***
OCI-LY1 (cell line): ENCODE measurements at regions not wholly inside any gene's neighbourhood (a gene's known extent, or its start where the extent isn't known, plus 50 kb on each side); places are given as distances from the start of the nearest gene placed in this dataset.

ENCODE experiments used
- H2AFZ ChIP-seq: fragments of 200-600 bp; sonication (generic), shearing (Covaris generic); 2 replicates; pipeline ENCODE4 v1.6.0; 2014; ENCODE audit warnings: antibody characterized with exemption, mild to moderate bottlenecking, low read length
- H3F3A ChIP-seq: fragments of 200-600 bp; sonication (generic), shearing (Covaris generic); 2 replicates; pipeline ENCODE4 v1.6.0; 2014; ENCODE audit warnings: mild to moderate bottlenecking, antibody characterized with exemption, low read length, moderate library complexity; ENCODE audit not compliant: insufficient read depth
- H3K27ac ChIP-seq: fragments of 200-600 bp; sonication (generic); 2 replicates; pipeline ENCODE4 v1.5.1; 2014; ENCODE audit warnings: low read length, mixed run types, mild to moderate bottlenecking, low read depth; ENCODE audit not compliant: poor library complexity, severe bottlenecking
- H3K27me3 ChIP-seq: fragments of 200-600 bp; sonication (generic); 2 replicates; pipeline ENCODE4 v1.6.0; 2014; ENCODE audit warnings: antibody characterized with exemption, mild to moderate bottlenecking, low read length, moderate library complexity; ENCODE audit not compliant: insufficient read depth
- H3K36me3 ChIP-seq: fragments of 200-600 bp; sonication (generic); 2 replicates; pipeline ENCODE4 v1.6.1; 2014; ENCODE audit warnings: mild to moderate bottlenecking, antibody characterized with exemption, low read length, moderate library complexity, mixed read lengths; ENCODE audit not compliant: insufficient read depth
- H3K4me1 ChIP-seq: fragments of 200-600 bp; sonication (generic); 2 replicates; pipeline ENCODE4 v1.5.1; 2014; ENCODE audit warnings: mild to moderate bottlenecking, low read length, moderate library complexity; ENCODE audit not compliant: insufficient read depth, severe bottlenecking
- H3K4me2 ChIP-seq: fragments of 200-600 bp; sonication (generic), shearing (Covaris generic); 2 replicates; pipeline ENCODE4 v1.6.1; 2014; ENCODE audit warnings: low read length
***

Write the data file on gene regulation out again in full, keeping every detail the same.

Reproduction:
OCI-LY1 (cell line): ENCODE measurements at regions not wholly inside any gene's neighbourhood (a gene's known extent, or its start where the extent isn't known, plus 50 kb on each side); places are given as distances from the start of the nearest gene placed in this dataset.

ENCODE experiments used
- H2AFZ ChIP-seq: fragments of 200-600 bp; sonication (generic), shearing (Covaris generic); 2 replicates; pipeline ENCODE4 v1.6.0; 2014; ENCODE audit warnings: antibody characterized with exemption, mild to moderate bottlenecking, low read length
- H3F3A ChIP-seq: fragments of 200-600 bp; sonication (generic), shearing (Covaris generic); 2 replicates; pipeline ENCODE4 v1.6.0; 2014; ENCODE audit warnings: mild to moderate bottlenecking, antibody characterized with exemption, low read length, moderate library complexity; ENCODE audit not compliant: insufficient read depth
- H3K27ac ChIP-seq: fragments of 200-600 bp; sonication (generic); 2 replicates; pipeline ENCODE4 v1.5.1; 2014; ENCODE audit warnings: low read length, mixed run types, mild to moderate bottlenecking, low read depth; ENCODE audit not compliant: poor library complexity, severe bottlenecking
- H3K27me3 ChIP-seq: fragments of 200-600 bp; sonication (generic); 2 replicates; pipeline ENCODE4 v1.6.0; 2014; ENCODE audit warnings: antibody characterized with exemption, mild to moderate bottlenecking, low read length, moderate library complexity; ENCODE audit not compliant: insufficient read depth
- H3K36me3 ChIP-seq: fragments of 200-600 bp; sonication (generic); 2 replicates; pipeline ENCODE4 v1.6.1; 2014; ENCODE audit warnings: mild to moderate bottlenecking, antibody characterized with exemption, low read length, moderate library complexity, mixed read lengths; ENCODE audit not compliant: insufficient read depth
- H3K4me1 ChIP-seq: fragments of 200-600 bp; sonication (generic); 2 replicates; pipeline ENCODE4 v1.5.1; 2014; ENCODE audit warnings: mild to moderate bottlenecking, low read length, moderate library complexity; ENCODE audit not compliant: insufficient read depth, severe bottlenecking
- H3K4me2 ChIP-seq: fragments of 200-600 bp; sonication (generic), shearing (Covaris generic); 2 replicates; pipeline ENCODE4 v1.6.1; 2014; ENCODE audit warnings: low read length